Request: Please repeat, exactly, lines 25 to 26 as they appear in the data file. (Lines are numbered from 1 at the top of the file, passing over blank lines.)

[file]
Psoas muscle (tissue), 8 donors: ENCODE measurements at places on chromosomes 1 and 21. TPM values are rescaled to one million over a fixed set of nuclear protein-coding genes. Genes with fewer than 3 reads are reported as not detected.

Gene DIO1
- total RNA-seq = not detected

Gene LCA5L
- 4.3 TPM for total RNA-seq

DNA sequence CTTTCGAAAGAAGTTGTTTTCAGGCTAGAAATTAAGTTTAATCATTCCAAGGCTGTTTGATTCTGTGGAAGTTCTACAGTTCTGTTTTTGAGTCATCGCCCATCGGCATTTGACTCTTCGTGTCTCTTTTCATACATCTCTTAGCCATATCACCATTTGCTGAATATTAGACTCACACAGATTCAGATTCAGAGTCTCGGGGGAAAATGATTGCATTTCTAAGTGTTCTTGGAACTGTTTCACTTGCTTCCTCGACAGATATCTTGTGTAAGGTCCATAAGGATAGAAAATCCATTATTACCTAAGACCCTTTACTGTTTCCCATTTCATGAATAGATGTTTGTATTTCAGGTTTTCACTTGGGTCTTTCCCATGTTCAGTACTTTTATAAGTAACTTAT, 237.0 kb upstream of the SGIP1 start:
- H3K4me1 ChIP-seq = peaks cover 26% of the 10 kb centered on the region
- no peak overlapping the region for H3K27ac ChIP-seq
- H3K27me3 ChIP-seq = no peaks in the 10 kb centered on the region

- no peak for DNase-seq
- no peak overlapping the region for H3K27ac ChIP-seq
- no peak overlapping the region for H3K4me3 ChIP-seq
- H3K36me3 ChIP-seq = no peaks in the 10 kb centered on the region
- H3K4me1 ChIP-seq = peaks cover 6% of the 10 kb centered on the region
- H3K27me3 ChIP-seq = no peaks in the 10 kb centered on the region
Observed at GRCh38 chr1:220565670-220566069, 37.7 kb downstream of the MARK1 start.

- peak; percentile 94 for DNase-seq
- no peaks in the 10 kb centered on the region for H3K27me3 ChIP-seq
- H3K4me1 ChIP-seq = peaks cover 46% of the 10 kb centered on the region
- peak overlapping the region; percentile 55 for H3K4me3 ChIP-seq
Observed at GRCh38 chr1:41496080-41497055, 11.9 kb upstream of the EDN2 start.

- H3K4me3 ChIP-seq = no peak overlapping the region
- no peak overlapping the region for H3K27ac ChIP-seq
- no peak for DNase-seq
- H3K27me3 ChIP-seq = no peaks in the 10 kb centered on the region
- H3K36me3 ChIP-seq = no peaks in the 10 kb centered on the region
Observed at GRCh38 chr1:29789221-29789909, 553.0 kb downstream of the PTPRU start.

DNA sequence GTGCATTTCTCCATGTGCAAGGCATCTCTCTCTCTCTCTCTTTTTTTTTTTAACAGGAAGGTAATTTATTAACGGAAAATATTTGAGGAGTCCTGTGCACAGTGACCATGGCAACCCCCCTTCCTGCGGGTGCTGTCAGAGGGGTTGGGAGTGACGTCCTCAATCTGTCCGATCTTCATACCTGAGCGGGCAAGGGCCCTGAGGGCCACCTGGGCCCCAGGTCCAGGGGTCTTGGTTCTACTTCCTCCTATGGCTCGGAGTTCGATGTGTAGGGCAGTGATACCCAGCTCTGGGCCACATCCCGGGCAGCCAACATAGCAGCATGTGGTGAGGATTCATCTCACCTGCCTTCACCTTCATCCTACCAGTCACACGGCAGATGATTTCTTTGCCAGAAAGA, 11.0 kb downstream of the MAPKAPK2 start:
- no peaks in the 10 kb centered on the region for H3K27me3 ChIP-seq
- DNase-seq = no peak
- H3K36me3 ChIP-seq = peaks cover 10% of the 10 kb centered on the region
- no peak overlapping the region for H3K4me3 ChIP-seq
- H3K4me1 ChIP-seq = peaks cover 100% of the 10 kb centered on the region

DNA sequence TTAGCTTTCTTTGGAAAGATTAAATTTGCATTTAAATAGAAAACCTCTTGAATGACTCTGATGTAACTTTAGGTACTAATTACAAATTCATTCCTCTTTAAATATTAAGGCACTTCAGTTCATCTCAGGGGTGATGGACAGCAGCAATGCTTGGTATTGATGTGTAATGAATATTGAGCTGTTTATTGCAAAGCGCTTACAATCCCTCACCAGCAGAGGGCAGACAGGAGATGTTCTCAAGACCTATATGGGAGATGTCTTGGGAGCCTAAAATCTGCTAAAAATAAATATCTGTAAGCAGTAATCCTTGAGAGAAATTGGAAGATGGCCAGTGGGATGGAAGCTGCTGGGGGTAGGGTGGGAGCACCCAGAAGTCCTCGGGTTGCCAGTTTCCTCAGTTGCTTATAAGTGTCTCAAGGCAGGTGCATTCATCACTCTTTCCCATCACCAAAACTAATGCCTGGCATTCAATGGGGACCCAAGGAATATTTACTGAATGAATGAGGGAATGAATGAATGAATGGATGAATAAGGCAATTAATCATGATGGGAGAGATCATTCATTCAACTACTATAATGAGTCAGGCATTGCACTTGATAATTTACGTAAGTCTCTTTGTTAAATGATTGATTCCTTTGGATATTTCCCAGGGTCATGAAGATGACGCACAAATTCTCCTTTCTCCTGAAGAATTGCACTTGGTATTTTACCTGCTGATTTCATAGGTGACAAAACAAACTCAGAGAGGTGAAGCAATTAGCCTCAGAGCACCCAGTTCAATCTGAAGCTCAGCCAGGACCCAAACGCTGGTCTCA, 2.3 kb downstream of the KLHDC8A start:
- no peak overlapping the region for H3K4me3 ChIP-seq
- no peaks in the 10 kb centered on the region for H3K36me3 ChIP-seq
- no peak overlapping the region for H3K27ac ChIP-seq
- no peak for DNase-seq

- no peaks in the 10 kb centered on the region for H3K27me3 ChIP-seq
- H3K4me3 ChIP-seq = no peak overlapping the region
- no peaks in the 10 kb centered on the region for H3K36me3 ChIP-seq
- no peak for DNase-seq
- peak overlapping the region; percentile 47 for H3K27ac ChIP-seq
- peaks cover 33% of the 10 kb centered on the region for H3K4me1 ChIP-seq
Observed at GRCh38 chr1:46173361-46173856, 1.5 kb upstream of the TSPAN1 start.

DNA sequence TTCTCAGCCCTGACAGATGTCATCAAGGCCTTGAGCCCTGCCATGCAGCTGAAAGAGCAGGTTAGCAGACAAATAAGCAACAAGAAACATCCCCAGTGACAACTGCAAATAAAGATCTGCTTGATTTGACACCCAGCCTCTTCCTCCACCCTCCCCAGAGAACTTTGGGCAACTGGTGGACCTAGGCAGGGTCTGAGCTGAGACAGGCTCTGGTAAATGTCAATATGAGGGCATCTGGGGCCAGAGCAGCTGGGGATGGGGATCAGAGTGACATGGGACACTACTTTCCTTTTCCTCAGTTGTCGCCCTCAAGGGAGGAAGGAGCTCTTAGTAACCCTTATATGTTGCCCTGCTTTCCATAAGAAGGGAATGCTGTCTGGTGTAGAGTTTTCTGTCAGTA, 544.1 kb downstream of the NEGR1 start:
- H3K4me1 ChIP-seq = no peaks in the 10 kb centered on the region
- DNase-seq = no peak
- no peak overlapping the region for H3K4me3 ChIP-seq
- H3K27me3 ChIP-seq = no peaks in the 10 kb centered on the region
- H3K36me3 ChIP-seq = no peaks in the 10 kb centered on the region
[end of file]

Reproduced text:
- H3K27me3 ChIP-seq = no peaks in the 10 kb centered on the region
- H3K36me3 ChIP-seq = no peaks in the 10 kb centered on the region